Technology has brought much joy to us humans throughout the years. Without technology, we wouldn’t have movies, the internet, phones, cars, and other things that make our daily lives that little bit easier. In that sense, yay for technology. At the same time, let’s not forget that technology has the power to obliterate us. Comforting thought, right?
Naturally, horror has explored the dark side of technology and created beautifully frightening cinema in the process. Whether it’s robots or home media systems instigating people’s downfalls, technophobic horror comes in many forms, but its purpose is to keep us one our toes. By all means enjoy technology, but be conscious of the effect it has on our world and our lives.
With this mind, Film School Rejects’ resident Boo Crew — Brad Ghoulickson, Chris Coffin, Jacob TrussHELL, “Mystic” Meg Shields, Rob “Zombie” Hunter, and Kieran “Big Wolf” Fisher — have assembled a list of the 10 best technophobic horror movies ever made. We hope you enjoy reading this from the phone or desktop screen that will destroy you someday.
10. The Stepford Wives (1975)
Aspiring photographer Joanna has moved to the unnervingly idyllic Stepford, Connecticut with her family. While her husband enjoys the validation of the men’s association, Joanna can’t believe the Stepford women, whose entire lives seem to revolve around to cooking, cleaning, and being sexually available for their husbands. There must be something in the water. Based on the novel by “Rosemary’s Baby” author Ira Levin, The Stepford Wives taps into a fear that is less to do with an anxiety about automation, than a suspicion that men don’t really see women as people, but as service-providers. One of the creepiest moments in the film is when Joanna, wise to the ruse, tearfully turns to the leader of the men’s association and asks why they are doing this. “Why?” he replies. “Because we can.” – Meg Shields
9. Shutter (2004)
Cameras capture a moment in time, and while we typically use them to document the good times we can’t always control what the lens sees. Here a group of friends are haunted by images capturing not just what was before them — but also what rests in their past. “Your perspective is critical,” says one character, and while it relates simply to the photographer’s eye it refers more directly to the reality that we don’t always see the same thing. Our sins are our own, and they color how we see the world around us. A picture may be worth a thousand words, but here it’s only about one. Revenge. – Rob Hunter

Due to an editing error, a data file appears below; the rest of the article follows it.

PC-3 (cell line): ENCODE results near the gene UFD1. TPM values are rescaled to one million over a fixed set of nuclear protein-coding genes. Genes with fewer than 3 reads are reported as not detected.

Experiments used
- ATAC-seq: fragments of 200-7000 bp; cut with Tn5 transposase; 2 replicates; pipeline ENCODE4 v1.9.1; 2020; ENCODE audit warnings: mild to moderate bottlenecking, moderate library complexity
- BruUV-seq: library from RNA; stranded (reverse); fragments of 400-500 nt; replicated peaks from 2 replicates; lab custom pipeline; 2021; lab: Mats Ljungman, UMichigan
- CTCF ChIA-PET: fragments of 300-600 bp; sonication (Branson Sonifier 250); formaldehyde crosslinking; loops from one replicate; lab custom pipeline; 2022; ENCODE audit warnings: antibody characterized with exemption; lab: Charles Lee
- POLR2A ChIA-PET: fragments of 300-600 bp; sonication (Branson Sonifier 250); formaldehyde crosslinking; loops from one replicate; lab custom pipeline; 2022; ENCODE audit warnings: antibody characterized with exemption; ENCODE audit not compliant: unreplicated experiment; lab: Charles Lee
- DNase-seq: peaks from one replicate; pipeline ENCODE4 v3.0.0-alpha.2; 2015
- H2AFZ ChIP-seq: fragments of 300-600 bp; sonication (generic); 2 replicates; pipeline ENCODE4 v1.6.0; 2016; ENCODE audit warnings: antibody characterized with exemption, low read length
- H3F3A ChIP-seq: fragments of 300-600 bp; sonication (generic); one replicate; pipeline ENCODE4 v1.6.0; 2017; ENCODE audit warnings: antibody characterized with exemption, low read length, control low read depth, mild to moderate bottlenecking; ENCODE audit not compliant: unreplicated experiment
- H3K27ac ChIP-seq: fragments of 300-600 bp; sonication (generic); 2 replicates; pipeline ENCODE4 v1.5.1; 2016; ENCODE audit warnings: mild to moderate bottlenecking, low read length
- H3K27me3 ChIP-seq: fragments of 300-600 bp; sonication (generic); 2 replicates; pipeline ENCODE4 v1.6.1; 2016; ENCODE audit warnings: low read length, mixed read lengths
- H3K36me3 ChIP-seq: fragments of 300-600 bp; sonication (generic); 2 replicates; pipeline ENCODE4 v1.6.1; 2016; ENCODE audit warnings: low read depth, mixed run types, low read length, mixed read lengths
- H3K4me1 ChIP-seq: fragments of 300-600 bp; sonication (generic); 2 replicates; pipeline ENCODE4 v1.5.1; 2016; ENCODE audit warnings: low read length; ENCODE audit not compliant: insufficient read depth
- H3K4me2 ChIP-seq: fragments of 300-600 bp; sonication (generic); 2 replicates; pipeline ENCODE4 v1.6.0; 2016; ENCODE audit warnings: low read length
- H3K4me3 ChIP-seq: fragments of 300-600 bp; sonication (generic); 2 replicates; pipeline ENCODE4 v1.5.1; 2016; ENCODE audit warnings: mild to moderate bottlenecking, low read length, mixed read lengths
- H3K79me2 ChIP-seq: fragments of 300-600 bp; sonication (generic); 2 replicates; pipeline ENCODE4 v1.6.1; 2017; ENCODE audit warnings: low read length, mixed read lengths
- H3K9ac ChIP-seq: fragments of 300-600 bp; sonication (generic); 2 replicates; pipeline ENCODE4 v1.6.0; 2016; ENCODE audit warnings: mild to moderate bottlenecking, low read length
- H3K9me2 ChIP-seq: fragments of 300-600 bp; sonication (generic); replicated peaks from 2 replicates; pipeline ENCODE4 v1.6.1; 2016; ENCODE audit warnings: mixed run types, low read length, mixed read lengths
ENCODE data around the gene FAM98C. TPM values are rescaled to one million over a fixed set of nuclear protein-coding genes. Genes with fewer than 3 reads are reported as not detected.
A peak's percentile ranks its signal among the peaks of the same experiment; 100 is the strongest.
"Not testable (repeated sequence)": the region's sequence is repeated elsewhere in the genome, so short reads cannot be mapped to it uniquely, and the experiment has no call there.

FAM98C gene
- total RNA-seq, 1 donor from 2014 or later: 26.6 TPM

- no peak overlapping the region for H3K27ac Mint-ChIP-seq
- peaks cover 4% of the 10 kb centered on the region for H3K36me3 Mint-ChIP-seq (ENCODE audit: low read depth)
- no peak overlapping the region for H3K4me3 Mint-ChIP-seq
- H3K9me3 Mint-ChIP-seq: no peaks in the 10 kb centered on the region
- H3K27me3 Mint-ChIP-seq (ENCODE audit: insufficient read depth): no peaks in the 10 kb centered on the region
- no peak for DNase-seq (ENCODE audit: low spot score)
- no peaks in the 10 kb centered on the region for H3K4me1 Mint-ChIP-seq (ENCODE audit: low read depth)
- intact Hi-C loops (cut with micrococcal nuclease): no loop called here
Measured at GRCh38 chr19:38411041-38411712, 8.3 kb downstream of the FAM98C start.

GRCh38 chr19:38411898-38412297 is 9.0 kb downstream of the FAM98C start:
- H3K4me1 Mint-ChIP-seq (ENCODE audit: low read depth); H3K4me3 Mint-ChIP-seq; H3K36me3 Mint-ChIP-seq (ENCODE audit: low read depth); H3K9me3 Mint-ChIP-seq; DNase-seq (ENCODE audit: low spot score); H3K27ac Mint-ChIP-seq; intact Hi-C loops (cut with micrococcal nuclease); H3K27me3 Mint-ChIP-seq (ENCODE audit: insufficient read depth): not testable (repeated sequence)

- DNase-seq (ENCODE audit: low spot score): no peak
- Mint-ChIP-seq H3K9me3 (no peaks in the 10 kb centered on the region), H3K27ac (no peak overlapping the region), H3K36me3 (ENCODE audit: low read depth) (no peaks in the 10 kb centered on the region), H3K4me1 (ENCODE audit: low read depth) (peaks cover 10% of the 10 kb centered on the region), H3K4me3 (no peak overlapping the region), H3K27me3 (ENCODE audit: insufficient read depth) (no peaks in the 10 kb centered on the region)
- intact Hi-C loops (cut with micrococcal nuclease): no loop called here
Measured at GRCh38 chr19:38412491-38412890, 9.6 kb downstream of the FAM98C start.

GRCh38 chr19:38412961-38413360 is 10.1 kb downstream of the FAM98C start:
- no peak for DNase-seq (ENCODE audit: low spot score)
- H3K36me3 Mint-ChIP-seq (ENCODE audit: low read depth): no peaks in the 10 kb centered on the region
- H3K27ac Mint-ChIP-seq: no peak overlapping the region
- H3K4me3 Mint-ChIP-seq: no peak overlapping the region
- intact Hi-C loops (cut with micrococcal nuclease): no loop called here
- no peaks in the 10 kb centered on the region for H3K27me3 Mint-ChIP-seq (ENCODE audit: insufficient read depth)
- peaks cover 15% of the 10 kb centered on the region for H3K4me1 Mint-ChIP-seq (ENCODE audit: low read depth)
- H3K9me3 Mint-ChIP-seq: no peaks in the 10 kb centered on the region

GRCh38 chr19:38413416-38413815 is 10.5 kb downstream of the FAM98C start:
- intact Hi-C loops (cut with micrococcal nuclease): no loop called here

8. Ringu (1998)
Is there anything more enticing to a horror movie fanatic than a cursed VHS tape? Growing up stealing films off the TV, and passing bootleg Argentos around the neighborhood, we understand the power a tiny rectangular tape can hold over a person. Wound upon its wheels is magic waiting to ignite. The sights it contains have the ability to delight or terrify. Press play, and let’s find out which one we’ll experience. Hideo Nakata’s Ringu preys on our voyeuristic desire to witness the forbidden. Don’t tell us the stove is hot, will singe our fingers to determine that pain for ourselves. What the tape reveals is ultimately less interesting than the danger it suggests, as well as the hero’s failure to resist temptation. – Brad Gullickson
7. Class of 1999 (1990)
In 1990, the idea of machines taking over schools seemed like weird future fiction. Yet here we are in 2018, and iPads are being used in classrooms, replacing pencils, crayons, and other old tools. Eventually the teachers will be replaced by robots as well, or “tactical education units” as they’re called in Class of 1999. If your kids get out of line — like they do sometimes — they’ll be mercilessly dealt with by these units. May this be a cautionary tale to those of you who think that technology should replace pencils — or believe that teachers should be given firearms. – Kieran Fisher
6. The Ring (2002)
As is the case with many horror films, this is ultimately a story of revenge. The technological angle might seem removed at first, but it’s actually married to poor Samara’s deadly gift — she “burns” images into people’s minds, images that drive them mad or to their death — and what are videotapes but images burned onto plastic? (Not technically, but go with me on this you sons of bitches.) The imagery in the videos comes from a haunted and pained source and the medium transfers it into its victims’ heads to their detriment. Horror movies do the same, in general, but only a few of us actually go mad because of them. – Rob Hunter